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09 July 2009: Andrew, Ros, Katie and Drew - RSA: "Rooms were excellent and staff always more than accommodating".

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Three Star Grading

Tourism Grading Council
South Africa







Birds of South Africa

Click on Links below to see info of South African and St. Lucia Bird Species
African Crowned Eagle| African Fish Eagle| Black Shouldered Kite| Blue Crane| Great White Pelican| Malachite Kingfisher| Purple Crested Lourie| Secretary Bird| Spotted Eagle Owl| Verreaux's (Black) Eagle|

Common Name: African Fish Eagle

Scientific Name: Haliaeetus vocifer


The African Fish Eagle can be seen flying throughout the Southern Africa skies and is known by many different names, in many different languages. These include: the River Eagle, Pygargue vocifer, Aigle p cheur. It is recognised by its destinctive This beautiful animal, which is related to the North American Bald Eagle, is a fairly large eagle and can be identified by its distinctive black, brown and white plumage and bare legs. Immature browner and streaked, with a black tip to the tail. The sound of the African Fish Eagle has become synonymous with the sound of Africa. It has two distinct calls - in flight or perched, the sound is something like the American Bald Eagle. When near the nest, its call is more of a 'quock' sound - the female is a little shriller and less mellow than the male.


Pictures: Courtesy of South African Tourism!


Huge, height - up to 75cm; wingspan- up to 237cm


Widespread in Southern Africa (south of 16 N), its habitat is usually limited to larger rivers, lakes, pans and dams, with enough large trees for it to perch on. These eagles are also found near coastal lagoons and estuaries, but are absent in the south-western parts of the continent and areas of eastern Somalia where it is very arid. Except along the Orange and Kunene rivers. Very often spotted in the St. Lucia Wetlands area.


The African Fish Eagle is usually seen in pairs but sometimes you'll find them alone, whether it is inside or outside of their breeding season that stretches from March to September. They evenly share the kills made by either between the two of them.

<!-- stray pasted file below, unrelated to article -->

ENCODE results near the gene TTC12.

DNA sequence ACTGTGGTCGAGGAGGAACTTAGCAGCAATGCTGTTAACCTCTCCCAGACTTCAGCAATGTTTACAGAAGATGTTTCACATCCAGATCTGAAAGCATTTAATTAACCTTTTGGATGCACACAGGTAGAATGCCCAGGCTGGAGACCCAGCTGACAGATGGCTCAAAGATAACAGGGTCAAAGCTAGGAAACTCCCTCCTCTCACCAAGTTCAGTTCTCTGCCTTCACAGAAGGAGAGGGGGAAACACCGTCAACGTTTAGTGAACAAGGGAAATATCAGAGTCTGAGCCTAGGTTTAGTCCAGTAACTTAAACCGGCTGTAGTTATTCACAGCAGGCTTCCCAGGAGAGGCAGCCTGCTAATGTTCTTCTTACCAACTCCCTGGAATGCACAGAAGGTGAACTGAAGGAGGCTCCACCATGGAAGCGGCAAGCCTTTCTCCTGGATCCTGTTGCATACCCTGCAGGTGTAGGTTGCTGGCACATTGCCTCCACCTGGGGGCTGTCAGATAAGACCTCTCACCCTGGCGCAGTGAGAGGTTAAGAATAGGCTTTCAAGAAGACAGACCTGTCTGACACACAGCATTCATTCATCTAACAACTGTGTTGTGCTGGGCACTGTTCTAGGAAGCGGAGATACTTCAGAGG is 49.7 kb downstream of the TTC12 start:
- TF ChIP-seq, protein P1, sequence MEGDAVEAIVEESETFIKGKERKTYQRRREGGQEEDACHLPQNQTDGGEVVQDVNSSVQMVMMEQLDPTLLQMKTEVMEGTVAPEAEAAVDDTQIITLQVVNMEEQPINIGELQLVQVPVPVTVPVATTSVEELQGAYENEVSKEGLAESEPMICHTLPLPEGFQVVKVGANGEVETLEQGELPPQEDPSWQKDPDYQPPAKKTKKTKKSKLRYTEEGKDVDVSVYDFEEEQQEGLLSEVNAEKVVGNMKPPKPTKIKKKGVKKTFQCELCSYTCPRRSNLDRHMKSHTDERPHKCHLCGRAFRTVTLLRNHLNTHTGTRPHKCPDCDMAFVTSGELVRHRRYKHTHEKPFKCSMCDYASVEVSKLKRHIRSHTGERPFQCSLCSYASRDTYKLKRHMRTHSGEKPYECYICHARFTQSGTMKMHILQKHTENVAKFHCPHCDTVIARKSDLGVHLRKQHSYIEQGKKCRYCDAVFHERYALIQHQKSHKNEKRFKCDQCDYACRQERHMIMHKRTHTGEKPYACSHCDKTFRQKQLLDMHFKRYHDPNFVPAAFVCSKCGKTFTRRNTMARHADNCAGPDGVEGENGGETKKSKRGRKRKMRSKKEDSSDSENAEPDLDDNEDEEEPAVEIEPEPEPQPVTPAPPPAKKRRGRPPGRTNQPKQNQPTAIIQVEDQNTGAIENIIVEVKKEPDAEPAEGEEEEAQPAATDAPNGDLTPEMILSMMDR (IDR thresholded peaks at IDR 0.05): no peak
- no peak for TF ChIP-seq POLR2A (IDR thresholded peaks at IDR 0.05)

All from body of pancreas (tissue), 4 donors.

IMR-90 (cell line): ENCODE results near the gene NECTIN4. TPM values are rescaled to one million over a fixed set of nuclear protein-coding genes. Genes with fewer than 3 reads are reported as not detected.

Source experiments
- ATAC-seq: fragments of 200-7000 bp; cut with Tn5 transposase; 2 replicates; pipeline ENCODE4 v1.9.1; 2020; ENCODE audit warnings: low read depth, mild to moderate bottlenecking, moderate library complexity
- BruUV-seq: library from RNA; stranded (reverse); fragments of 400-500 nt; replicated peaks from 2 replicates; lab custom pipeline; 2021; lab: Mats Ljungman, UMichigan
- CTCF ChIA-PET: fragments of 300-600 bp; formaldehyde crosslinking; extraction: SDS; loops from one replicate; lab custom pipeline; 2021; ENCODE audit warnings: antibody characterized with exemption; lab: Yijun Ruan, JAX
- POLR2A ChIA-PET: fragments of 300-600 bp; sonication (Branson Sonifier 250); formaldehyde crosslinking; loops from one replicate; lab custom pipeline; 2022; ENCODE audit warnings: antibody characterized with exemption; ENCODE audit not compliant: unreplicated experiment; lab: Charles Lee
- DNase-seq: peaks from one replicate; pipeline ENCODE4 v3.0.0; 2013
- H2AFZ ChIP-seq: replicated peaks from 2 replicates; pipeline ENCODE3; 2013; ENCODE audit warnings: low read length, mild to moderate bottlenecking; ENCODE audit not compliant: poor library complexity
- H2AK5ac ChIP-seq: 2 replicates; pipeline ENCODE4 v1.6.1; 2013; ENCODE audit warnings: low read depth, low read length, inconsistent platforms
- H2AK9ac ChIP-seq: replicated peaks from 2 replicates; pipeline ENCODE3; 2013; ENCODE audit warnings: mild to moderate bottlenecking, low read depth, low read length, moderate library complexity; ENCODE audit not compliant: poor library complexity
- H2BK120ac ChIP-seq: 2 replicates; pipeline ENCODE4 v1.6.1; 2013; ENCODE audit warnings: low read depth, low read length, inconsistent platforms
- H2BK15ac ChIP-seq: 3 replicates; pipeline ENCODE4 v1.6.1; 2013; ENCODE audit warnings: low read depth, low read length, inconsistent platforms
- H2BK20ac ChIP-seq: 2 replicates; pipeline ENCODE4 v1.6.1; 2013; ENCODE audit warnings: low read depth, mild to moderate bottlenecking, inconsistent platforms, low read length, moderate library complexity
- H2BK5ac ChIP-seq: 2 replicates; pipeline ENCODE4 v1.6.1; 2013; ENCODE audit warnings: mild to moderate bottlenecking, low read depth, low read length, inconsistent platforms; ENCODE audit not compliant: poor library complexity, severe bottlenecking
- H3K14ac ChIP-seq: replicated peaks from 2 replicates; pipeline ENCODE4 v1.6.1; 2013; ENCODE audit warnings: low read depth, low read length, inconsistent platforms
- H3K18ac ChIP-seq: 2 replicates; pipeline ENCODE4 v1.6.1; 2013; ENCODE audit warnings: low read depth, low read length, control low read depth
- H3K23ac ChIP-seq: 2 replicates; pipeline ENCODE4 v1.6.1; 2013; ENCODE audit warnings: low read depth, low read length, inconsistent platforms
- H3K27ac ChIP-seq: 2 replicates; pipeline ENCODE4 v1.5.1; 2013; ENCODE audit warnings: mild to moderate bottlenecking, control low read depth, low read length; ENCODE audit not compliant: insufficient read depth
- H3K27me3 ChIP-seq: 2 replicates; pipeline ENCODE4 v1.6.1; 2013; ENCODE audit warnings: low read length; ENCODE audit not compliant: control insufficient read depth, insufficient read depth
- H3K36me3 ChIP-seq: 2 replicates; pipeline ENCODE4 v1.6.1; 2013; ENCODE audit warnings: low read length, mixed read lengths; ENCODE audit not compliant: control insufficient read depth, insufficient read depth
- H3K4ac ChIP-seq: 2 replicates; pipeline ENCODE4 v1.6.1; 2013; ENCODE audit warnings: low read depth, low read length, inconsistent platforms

The nest consists of a large pile of sticks, 120 to 180 cm in diameter, and 30 to 60 cm thick. It is usually build in the fork of a tree, near water, but also sometimes on a cliff ledge or in a low bush on a steep slopeIn winter. Lays one to three plain white eggs which hatch after six weeks, Youngsters leave the nest after a 10 week fledging period.


As its name suggests, its main diet consists mostly of fish, sometimes dead, but mostly caught live. They are able to catch fish up to 1 kg in weight and in some exceptional circumstances up to 3 kg. Fish weighing over two and a half kilograms are not carried in flight, but planed along surface of water to shore. Catfish and lungfish are caught most frequently. In some areas it also feeds off flamingos and other water birds. It is also known to eat carrion and in some rare circumstances will even feed off dassies, monkeys, monitor lizards, frogs, terrapins and insects. Hunting takes place from where the eagle is perched and rarely while it is soaring in the sky. Stooping at fish, African Fish Eagle will catch their pray with their feet, usually within 15 cm of the water surface. They may also submerge at times. The African Fish Eagle is classified as a kleptoparasite. This means that it steals prey from other birds, for example Goliath Herons, which are known to lose a percentage of their catch to Fish Eagles. They may also raid colonies of nesting waterbirds for young and eggs. The African Fish Eagle does not need a big area to survive. Near a lake with an abundant food supply, a pair may require less than a square mile of water to find enough food, whereas next to a small river, they may require a stretch of 25 km or more.